Macron evacuated from Paris theatre as protesters block exits over pension reforms

David Chazan
A protester speaks in a megaphone during a demonstration in front of the Bouffes du Nord theatre in Paris  - AFP

Emmanuel Macron’s Friday night theatre outing came to a disagreeable end when police had to rescue the president and his wife from dozens of protesters furious over his pension reforms.

Demonstrators besieged the Théâtre des Bouffes du Nord, where the company led by Peter Brook, the British director, is based, after being alerted to the Macrons’ presence by social media posts.

The protesters tried to force their way into the theatre, where Mr Macron and his wife Brigitte were watching The Fly, but riot police held them back.

Scuffles broke out as the demonstrators chanted slogans against the president’s reforms and called for his resignation.

Security officers and police eventually escorted France’s first couple to safety, but the incident raised questions about presidential security. 

A protester speaks in a megaphone during a demonstration in front of the Bouffes du Nord theatre in Paris  Credit: AFP

MPs from across the political spectrum condemned what many described as  “harassment” of the Macrons. Marine Le Pen, the far-Right leader, said: “These actions must be condemned, but above all they are worrying because they reveal a rise in tension over the past year and a half.”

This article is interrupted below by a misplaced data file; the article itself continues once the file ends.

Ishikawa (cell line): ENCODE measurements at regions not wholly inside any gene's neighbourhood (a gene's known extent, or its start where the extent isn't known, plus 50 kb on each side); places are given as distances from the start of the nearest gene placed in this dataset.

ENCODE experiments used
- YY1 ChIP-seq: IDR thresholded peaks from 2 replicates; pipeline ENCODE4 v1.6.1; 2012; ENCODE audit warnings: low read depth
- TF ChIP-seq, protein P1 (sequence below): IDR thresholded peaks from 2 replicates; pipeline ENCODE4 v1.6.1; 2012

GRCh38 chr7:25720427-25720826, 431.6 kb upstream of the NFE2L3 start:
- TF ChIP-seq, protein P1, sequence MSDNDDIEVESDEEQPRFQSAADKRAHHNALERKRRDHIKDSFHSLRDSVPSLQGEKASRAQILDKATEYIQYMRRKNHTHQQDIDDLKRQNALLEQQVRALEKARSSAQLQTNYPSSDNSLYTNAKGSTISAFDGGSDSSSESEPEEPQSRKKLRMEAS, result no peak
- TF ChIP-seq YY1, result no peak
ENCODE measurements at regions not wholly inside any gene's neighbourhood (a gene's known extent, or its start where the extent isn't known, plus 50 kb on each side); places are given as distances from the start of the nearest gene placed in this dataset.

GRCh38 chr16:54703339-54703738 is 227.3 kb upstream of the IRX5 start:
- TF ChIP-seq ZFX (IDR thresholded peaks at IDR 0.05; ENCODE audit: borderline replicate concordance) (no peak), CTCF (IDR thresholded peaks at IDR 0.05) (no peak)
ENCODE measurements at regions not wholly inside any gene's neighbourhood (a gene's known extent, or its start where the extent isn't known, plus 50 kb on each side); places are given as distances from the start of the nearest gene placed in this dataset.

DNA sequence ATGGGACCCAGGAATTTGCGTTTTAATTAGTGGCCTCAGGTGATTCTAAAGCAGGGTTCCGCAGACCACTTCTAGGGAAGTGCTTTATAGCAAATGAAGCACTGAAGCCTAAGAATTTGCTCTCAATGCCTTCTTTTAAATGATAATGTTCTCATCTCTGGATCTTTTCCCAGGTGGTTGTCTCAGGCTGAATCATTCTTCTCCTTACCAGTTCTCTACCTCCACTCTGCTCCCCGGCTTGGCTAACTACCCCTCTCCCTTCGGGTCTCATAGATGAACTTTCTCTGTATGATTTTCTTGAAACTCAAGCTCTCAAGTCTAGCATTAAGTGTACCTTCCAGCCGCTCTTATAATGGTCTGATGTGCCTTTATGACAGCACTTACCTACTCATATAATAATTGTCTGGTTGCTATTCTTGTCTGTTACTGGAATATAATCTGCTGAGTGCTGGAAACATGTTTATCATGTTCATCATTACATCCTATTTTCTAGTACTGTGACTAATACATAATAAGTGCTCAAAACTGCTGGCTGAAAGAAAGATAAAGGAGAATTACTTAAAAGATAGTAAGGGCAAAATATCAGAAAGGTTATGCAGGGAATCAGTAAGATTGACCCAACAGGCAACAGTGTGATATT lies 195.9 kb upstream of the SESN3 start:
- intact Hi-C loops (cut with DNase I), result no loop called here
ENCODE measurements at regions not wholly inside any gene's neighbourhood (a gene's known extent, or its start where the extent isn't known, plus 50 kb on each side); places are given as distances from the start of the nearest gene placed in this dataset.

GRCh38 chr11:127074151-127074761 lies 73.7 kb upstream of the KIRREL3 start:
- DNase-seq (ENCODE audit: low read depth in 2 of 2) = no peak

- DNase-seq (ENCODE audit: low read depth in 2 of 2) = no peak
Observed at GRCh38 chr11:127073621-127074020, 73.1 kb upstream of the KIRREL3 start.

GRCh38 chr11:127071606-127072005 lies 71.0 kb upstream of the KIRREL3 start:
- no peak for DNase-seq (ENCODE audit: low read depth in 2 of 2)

CRS riot police stand as protestors gather in front of the Bouffes du Nord theatre in Paris on where the French President attended a play Credit:  LUCAS BARIOULET/AFP

In a separate incident, activists from radical trade unions invaded the headquarters of the relatively moderate CFDT union to protest against its leader’s willingness to negotiate with the government over the pension reforms.

Laurent Berger, the CFDT leader, said the activists “verbally and physically attacked CFDT staff members. We will not be intimidated.”

Mr Berger has welcomed the government’s offer to suspend plans to raise the age of eligibility for a full pension from 62 to 64.

French President Emmanuel Macron (C) flanked by Niger's President in a press conference earlier this week Credit: AFP

The hardline CGT and Sud-Rail unions have vowed to pursue the strike until the government ditches its reform plans. The number of workers still striking has fallen, however, and transport services are slowly resuming.

Protesters now appear to be focusing on targeted high-profile operations such as blockading the Louvre museum, forcing it to close on Friday.

Brigitte Macron (C), wife of French President Emmanuel Macron, and her advisors look at products made in France displayed in the courtyard of the Elysee in Paris Credit: AFP

Striking lawyers who oppose Mr Macron’s plan to scrap France’s more than 40 different state pension schemes in favour of a universal system, which they believe would be less favourable to them, demonstrated outside courts this week.

Anti-government yellow-vest protesters marched through Paris on Saturday.